Advancing age is often accompanied by cognitive impairments characterized by substantial deficits in learning and memory. These deficits adversely effect day to day living, reduce the quality of life and impose a financial and social burden on the affected and their families. The exact neuronal mechanism that gives rise to these age-related impairments remains unknown. However, data from experiments using a variety of model systems, suggests that dysregulation of neuronal Ca2+ homeostasis is a significant contributing factor to these cognitive impairments. Specifically, there appears to be an age-related increase in intracellular calcium [Ca2+]i in neurons observed during neuronal activity. This increase in activity-driven accumulation of [Ca2+]i adversely impacts neuronal excitability and long-term potentiation (LTP), processes that have both been implicated in learning &memory. It has been suggested that the increase in [Ca2+]i is the result of an age-related increase in expression of L-type voltage-gated calcium channels (L-VGCCs). This has led to the hypothesis that an age-related increase in L-VGCCs expression leads to a decrease in neuronal excitability which in turn reduces LTP. The resulting decrease in LTP disrupts the ability of the hippocampus to encode new information. In this proposal we will use a multidisciplinary approach to test key elements of this hypothesis.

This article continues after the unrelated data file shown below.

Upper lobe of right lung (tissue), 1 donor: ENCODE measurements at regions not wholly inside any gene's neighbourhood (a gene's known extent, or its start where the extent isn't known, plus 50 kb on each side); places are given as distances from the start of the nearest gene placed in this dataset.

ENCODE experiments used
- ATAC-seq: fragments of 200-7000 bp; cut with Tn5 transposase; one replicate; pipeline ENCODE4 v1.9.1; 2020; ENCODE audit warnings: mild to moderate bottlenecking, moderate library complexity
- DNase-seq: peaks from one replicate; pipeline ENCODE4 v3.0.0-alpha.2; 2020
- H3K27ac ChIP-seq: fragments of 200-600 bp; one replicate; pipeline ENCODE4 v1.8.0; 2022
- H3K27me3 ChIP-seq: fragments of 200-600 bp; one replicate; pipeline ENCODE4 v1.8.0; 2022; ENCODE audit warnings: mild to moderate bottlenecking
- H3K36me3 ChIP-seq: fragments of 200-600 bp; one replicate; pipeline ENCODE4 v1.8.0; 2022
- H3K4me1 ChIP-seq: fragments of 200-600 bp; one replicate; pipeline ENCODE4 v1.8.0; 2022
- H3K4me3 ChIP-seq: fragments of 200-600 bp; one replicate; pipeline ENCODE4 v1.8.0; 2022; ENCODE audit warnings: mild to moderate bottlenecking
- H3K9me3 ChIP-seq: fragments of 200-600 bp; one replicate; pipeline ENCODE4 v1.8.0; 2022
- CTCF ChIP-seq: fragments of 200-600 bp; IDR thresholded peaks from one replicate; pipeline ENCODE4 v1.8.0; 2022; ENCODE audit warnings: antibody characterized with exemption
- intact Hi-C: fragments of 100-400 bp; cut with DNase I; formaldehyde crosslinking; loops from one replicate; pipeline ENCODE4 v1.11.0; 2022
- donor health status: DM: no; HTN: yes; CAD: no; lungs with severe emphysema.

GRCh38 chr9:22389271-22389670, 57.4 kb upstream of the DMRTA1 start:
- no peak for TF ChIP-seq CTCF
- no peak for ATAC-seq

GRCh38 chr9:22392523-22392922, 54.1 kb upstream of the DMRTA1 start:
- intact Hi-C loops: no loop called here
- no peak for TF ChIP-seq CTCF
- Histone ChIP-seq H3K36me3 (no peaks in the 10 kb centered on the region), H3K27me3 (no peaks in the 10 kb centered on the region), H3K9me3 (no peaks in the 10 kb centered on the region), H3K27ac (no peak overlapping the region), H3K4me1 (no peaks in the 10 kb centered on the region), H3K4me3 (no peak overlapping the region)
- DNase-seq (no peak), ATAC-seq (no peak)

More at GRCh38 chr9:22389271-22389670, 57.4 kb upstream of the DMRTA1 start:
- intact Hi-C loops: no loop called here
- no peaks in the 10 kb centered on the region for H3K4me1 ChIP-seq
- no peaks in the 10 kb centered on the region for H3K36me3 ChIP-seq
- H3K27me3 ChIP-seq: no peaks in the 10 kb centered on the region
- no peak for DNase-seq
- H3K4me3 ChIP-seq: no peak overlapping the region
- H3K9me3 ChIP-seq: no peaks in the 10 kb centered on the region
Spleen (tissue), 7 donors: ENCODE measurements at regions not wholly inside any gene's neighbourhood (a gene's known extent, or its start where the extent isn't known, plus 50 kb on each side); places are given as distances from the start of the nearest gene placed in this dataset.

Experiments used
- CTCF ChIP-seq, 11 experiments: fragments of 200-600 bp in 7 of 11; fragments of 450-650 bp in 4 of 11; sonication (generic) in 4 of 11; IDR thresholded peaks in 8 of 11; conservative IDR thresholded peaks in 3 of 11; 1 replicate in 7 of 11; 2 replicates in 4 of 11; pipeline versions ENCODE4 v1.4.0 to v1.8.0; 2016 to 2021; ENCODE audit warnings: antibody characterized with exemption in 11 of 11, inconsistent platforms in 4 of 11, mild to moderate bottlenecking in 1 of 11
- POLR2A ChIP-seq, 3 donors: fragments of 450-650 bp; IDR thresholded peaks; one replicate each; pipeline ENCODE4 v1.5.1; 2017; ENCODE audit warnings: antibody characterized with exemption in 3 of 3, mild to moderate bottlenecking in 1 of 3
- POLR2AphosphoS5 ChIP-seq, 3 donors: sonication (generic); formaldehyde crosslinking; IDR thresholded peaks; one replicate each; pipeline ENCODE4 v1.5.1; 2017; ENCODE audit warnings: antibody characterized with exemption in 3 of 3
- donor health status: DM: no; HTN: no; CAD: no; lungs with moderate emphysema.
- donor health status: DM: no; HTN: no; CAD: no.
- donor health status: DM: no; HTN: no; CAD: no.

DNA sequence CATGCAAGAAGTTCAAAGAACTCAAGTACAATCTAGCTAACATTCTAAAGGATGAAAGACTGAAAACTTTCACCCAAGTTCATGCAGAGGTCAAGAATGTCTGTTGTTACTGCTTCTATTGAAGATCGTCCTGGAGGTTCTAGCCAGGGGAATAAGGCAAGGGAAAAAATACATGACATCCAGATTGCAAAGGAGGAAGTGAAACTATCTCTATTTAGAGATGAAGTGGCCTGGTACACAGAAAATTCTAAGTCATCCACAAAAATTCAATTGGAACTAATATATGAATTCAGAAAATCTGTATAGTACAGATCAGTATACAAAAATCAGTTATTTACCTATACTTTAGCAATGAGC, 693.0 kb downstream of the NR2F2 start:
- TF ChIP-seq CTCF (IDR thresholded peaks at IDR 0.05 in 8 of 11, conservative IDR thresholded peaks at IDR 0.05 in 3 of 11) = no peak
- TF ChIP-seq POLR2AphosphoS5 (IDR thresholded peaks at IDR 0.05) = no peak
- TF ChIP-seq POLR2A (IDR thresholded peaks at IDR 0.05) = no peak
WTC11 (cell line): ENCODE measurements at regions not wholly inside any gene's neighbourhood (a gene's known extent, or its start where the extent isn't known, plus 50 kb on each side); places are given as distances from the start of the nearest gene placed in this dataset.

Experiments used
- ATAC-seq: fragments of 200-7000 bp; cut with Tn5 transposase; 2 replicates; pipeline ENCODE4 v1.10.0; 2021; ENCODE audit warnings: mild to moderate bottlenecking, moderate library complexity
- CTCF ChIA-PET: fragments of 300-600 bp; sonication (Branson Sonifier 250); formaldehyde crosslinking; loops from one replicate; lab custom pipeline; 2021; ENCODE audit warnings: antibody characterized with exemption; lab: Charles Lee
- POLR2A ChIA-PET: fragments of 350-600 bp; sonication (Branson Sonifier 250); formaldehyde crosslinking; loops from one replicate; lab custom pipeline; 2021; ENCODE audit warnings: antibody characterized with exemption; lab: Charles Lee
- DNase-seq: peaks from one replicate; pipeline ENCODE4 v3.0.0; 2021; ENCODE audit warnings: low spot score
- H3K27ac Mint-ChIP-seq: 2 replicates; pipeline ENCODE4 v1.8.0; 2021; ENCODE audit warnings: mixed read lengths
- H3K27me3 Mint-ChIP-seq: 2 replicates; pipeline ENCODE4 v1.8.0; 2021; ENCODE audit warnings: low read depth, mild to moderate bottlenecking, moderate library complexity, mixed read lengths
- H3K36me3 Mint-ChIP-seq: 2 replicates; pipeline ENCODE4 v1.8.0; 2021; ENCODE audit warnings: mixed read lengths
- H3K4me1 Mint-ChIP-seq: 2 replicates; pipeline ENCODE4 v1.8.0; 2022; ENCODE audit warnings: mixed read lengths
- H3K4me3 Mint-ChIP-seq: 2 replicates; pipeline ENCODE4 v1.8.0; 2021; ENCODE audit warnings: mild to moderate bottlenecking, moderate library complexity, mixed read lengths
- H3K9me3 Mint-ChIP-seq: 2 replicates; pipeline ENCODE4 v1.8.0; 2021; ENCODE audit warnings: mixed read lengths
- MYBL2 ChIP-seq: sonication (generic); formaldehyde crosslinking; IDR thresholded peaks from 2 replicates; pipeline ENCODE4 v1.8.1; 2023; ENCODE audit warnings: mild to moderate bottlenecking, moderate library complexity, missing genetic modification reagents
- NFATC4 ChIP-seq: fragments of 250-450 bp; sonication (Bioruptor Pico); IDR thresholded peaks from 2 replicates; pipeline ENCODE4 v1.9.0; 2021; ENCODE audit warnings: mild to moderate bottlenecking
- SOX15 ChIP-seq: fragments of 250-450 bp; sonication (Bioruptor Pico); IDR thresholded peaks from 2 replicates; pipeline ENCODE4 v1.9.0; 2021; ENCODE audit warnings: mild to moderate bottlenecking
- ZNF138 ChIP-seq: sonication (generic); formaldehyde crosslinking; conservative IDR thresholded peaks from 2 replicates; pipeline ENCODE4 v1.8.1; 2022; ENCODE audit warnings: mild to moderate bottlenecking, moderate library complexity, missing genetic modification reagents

In Specific Aim I we will use L-VGCC knockout (KO) mice to determine whether L-VGCCs are necessary for the age-related decrease in neuronal excitability and LTP.
In Specific Aim II, using organotypic hippocampal slice cultures and epitope-tagged recombinant L-VGCC pore forming subunits, we will determine whether over-expression of L-VGCCs is sufficient to produce changes in neuronal excitability and LTP similar to that observed during normal aging. Finally, in Specific Aim III we will utilize L-VGCC KO mice to determine to what extent L-VGCCs contribute to the learning &memory deficits normally observed in aged mice. Results from these studies will provide us with valuable insights into the neurobiology of aging and will aid in the identification of targets for the therapeutic intervention, designed to ameliorate cognitive impairments that arise from alterations in age-related calcium homeostasis.
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